Thus, dissent within AQIM led to the emergence of the Movement for Unity and Jihad in West Africa (MUJAO). Moreover, dissent within the Azawad National Liberation Movement (MNLA) gave rise to Ansar Dine. There is also a gradual autonomy of the katiba of the "Enturbannés" who changed their name to "Signatories in Blood". The latter joined forces with MUJAO to form Al Mourabitoun before morphing into Al Mourabitoun-Al-Qaeda in West Africa.
However, those disappointed with the alliance between Belmokhtar and MUJAO continue to act under their former name, and a handful of Al Mourabitoun's fighters act under the leadership of Abu Walid Sahraoui under Daesh’s banner.
With regard to Boko Haram, the group is now experiencing its former leader Youssoufou, with some of its fighters reversing their allegiance to Daesh, while the other ones remain loyal to the so-called Islamic state under the leadership of al- Barnawi, the leader designated by Daesh.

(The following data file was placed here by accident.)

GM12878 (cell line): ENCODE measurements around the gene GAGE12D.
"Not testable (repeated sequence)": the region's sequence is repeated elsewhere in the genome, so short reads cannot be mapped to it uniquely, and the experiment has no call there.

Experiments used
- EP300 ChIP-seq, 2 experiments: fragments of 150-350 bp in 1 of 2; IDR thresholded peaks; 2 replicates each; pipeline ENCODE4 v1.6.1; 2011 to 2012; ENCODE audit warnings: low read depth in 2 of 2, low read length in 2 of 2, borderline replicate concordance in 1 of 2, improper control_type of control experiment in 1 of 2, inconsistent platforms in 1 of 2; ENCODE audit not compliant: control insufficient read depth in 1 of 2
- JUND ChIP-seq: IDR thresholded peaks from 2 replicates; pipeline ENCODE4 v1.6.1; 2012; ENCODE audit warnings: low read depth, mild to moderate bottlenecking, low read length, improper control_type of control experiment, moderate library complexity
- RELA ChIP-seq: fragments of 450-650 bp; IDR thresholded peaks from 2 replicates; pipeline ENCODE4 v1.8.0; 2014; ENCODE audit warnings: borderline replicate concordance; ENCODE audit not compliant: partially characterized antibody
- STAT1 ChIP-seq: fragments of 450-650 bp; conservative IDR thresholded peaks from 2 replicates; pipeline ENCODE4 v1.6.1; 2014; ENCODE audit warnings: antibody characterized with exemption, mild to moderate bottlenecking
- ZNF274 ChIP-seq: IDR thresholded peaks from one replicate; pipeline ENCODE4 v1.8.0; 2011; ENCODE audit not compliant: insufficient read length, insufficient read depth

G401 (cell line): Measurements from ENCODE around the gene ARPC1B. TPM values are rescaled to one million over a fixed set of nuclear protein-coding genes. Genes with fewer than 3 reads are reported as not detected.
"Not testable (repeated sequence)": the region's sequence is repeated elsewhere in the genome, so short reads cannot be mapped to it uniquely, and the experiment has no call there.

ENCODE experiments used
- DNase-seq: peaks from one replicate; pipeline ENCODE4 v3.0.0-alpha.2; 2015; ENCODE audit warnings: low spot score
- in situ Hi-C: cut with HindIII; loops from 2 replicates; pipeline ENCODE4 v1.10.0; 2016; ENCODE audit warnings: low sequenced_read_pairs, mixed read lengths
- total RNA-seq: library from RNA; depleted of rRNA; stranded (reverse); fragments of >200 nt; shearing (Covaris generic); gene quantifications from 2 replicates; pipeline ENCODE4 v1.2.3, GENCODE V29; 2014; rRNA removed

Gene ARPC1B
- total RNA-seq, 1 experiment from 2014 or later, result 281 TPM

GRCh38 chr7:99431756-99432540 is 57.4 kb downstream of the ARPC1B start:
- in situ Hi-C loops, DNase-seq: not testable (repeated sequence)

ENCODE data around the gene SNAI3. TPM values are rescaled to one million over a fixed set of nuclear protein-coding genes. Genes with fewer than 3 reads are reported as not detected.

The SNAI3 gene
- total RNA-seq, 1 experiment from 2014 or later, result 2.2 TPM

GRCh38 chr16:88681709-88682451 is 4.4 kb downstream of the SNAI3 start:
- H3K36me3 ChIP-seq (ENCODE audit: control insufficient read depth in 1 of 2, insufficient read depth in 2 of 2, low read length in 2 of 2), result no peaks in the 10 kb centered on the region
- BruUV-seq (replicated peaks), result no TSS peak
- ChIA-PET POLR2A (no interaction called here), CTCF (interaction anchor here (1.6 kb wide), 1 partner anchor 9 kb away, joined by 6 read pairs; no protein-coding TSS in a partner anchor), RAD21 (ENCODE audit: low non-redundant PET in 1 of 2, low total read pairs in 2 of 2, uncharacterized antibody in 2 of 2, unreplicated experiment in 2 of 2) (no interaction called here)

Having reached this stage of reflection, it would be pertinent to ask whether this tendency towards the proliferation of groups will continue. Is it a heavy trend of terrorism in Africa and the Sahel or is it cyclical turmoil? On one hand, the first observation shows that dissent, the main factor in the birth of new groups, goes hand in hand with the expansion of the area infected by the terrorist phenomenon. Thus, a wider extension in West Africa (Senegal, Ivory Coast and other countries) or even to Central Africa could give rise to groups that will prevail, notably, Al Qaeda and, to a lesser extent, the Islamic State, taking advantage of certain local conditions, such as the junction with separatist movements like Ansar Dine. On the other hand, the gathering of States within structures that strengthen their capacities to combat terrorism could push terrorist groups to pool their forces and resources to increase their ability to do harm. This mutualisation would certainly not be expressed by a gathering of jihadists to constitute a single fighting structure (they are aware that they must retain the asymmetrical character of their wars), but would be manifested mainly by logistical support, shelter supplies or training.